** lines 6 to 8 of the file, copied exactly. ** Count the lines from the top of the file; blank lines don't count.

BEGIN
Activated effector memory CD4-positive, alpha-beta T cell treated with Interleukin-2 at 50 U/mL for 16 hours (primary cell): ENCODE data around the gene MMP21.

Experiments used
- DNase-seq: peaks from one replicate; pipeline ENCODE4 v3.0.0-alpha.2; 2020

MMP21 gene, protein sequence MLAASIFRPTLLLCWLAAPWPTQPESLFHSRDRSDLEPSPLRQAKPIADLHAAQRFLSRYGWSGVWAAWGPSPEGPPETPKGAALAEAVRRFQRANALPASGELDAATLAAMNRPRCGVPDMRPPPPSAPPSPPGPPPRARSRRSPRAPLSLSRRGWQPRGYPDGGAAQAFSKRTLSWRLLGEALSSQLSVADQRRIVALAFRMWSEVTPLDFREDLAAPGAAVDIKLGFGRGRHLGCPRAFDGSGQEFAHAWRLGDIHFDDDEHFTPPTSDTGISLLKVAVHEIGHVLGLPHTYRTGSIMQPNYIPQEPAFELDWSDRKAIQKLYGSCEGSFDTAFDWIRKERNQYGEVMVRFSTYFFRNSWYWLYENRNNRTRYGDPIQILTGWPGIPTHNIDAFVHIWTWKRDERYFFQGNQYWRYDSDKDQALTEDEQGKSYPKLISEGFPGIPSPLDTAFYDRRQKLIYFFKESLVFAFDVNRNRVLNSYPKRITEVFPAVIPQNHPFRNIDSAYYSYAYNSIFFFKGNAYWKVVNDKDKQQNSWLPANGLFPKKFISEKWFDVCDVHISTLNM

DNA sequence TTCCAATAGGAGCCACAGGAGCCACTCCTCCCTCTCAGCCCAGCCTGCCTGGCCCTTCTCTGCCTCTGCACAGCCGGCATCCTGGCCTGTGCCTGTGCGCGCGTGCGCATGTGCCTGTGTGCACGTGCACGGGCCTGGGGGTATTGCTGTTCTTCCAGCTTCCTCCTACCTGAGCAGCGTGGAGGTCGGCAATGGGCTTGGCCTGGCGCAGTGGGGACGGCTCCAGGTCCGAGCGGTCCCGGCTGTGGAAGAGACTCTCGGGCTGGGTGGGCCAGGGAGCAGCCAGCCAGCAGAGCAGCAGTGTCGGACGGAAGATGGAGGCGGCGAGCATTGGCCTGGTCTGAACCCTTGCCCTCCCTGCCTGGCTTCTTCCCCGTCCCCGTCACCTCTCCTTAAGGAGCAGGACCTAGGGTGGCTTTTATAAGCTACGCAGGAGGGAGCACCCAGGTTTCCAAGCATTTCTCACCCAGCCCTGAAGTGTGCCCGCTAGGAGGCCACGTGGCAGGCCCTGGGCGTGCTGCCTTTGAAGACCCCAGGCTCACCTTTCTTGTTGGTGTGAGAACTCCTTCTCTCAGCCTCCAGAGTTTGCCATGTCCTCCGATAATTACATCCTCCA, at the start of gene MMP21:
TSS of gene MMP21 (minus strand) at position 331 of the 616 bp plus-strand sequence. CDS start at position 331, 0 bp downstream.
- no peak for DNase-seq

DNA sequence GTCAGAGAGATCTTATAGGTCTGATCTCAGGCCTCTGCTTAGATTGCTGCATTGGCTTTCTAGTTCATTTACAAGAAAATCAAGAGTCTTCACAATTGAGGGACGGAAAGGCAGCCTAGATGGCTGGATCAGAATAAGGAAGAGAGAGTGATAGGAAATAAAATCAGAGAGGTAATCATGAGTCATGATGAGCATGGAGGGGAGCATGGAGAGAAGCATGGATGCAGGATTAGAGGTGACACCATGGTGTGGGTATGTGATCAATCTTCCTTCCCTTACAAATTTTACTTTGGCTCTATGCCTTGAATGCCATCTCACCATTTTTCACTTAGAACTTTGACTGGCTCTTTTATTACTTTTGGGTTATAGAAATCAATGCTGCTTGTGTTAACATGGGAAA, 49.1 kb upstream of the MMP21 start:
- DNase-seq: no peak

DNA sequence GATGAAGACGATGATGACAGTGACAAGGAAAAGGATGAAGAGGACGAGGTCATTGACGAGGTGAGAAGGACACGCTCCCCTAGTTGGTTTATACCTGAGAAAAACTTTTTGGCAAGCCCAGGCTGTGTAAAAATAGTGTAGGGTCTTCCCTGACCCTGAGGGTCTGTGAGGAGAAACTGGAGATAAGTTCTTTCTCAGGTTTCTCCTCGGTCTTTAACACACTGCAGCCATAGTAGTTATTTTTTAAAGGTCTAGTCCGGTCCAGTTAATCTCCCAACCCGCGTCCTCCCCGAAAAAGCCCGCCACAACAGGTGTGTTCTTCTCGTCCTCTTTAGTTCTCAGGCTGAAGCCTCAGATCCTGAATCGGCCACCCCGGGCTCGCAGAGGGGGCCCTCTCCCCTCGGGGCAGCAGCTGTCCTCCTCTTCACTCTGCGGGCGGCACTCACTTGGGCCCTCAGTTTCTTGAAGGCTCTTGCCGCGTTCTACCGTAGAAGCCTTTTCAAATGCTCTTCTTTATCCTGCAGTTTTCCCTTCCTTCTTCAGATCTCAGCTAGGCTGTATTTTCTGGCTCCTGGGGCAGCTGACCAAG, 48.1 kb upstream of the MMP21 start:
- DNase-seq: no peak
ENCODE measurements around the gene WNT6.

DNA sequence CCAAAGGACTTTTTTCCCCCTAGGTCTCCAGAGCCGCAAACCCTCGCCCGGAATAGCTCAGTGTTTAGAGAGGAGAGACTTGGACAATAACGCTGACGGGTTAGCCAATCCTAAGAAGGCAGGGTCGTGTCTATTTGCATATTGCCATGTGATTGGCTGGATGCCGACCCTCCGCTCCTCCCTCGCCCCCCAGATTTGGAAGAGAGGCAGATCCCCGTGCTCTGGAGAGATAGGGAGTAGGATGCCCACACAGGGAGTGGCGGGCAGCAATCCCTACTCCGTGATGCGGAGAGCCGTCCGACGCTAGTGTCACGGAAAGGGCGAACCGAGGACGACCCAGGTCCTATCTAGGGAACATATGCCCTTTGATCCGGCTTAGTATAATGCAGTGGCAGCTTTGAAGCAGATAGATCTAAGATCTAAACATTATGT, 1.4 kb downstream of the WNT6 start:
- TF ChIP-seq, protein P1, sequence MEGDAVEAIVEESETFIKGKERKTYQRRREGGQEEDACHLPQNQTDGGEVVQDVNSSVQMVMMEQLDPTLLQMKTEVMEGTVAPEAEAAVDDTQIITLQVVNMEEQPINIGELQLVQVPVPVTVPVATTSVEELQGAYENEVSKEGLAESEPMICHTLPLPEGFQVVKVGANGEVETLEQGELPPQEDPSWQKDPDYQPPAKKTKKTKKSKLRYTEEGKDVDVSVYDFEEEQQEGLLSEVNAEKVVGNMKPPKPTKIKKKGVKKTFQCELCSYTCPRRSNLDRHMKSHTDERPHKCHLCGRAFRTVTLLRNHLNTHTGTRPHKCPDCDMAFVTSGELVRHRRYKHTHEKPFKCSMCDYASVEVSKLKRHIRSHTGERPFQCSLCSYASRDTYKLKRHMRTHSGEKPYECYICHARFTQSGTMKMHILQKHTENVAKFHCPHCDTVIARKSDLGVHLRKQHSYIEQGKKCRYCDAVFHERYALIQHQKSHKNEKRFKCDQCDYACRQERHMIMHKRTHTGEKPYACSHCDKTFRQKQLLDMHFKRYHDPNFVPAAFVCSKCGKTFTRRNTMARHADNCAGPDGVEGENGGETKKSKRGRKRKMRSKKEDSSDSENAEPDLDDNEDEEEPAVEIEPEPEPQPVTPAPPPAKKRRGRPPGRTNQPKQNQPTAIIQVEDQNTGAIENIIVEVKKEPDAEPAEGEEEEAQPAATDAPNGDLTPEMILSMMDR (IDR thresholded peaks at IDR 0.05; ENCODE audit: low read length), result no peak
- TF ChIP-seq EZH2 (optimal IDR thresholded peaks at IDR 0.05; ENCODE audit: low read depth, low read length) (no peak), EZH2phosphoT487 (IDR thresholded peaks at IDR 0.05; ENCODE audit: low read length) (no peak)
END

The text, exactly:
TSS of gene MMP21 (minus strand) at position 331 of the 616 bp plus-strand sequence. CDS start at position 331, 0 bp downstream.
- no peak for DNase-seq

DNA sequence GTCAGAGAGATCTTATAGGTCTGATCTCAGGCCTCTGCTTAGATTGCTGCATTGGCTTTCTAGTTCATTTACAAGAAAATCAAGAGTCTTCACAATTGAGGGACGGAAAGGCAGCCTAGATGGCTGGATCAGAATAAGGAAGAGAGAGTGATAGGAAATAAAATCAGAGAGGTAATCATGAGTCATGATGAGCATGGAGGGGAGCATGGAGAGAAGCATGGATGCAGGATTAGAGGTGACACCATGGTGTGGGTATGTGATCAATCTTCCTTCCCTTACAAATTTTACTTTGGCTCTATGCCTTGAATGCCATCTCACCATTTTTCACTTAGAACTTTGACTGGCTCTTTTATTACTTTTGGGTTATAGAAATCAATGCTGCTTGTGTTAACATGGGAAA, 49.1 kb upstream of the MMP21 start: